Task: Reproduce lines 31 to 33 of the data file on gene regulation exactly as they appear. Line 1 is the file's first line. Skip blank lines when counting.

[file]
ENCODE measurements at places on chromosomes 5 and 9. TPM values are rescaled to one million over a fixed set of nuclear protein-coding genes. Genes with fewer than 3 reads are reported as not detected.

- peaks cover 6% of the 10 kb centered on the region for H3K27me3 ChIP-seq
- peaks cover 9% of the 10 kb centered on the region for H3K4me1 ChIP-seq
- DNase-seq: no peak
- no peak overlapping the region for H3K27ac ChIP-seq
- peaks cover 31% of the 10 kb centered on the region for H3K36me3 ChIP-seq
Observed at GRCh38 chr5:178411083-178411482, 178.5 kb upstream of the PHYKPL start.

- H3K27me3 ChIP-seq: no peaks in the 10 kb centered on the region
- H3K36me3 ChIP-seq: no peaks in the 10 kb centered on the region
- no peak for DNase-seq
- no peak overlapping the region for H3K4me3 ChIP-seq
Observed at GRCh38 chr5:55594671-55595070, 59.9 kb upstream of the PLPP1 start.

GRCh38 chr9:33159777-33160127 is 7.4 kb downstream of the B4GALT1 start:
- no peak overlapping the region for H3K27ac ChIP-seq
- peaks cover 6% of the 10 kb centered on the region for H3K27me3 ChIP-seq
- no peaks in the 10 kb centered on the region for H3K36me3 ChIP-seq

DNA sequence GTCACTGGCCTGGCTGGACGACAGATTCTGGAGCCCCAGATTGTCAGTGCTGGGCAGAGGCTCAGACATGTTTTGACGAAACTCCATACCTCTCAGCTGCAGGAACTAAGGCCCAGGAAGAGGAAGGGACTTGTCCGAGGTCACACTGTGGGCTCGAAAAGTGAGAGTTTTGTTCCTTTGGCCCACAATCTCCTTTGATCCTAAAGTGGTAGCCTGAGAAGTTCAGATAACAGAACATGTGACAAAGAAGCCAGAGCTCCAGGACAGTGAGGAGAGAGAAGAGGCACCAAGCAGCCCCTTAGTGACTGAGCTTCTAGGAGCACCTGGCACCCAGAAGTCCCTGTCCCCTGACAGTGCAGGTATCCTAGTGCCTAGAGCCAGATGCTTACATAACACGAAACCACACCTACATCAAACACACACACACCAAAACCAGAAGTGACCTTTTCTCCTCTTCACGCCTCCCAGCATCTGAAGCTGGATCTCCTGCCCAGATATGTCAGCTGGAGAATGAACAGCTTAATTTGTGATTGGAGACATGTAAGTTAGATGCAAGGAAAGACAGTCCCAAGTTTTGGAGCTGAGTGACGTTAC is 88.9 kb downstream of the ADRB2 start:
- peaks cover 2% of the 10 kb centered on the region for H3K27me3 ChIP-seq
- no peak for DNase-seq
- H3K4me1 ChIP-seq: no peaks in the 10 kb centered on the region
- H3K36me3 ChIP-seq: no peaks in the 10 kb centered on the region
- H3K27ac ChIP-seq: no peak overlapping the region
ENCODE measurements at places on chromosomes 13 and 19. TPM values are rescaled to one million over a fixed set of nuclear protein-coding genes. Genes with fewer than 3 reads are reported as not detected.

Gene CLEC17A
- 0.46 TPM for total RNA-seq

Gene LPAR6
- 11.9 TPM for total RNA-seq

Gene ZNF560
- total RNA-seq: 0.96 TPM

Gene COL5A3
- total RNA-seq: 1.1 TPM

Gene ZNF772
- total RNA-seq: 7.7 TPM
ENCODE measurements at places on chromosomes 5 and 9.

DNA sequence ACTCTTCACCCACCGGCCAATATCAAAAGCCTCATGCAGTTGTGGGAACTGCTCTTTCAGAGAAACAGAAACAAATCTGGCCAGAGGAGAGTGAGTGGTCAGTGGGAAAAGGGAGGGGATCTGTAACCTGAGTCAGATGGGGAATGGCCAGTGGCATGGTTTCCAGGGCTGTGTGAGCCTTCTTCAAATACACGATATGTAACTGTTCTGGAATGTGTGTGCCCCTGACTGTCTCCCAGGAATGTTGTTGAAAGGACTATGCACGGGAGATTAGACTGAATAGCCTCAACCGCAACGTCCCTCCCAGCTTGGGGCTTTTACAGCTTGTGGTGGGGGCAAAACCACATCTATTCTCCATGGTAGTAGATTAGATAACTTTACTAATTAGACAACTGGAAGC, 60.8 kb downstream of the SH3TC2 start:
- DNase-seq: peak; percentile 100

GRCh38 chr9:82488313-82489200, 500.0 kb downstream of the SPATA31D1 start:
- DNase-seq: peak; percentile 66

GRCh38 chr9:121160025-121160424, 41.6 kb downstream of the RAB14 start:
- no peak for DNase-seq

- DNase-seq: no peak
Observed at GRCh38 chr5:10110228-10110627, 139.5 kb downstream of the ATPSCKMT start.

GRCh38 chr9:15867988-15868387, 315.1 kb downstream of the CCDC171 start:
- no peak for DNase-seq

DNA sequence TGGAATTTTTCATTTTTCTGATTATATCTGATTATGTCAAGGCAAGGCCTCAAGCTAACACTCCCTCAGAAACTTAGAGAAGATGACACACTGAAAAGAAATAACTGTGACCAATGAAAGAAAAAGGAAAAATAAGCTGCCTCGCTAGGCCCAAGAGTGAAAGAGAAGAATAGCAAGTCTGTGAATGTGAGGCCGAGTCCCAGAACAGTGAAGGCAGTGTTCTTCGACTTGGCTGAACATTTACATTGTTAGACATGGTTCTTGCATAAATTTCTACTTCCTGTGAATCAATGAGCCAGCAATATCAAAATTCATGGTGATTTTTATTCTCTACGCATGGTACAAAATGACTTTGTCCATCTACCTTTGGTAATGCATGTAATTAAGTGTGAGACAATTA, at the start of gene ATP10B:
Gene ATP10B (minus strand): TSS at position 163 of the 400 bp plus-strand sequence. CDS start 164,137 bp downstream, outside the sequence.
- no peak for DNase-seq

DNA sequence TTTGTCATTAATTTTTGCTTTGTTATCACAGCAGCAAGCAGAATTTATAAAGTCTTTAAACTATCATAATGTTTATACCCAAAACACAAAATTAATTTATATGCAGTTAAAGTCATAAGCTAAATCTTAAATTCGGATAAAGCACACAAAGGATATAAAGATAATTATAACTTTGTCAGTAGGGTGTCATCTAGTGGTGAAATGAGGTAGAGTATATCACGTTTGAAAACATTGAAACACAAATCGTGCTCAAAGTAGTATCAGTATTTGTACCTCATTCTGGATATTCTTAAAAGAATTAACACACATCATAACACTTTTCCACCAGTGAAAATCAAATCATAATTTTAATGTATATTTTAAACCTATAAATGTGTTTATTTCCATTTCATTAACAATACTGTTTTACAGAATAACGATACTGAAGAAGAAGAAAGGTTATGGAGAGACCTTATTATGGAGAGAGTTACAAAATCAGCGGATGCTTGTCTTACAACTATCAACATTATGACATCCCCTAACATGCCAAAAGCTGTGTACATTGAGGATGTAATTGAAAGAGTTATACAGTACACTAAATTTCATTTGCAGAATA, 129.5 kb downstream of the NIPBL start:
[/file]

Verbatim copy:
- total RNA-seq: 1.1 TPM

Gene ZNF772
- total RNA-seq: 7.7 TPM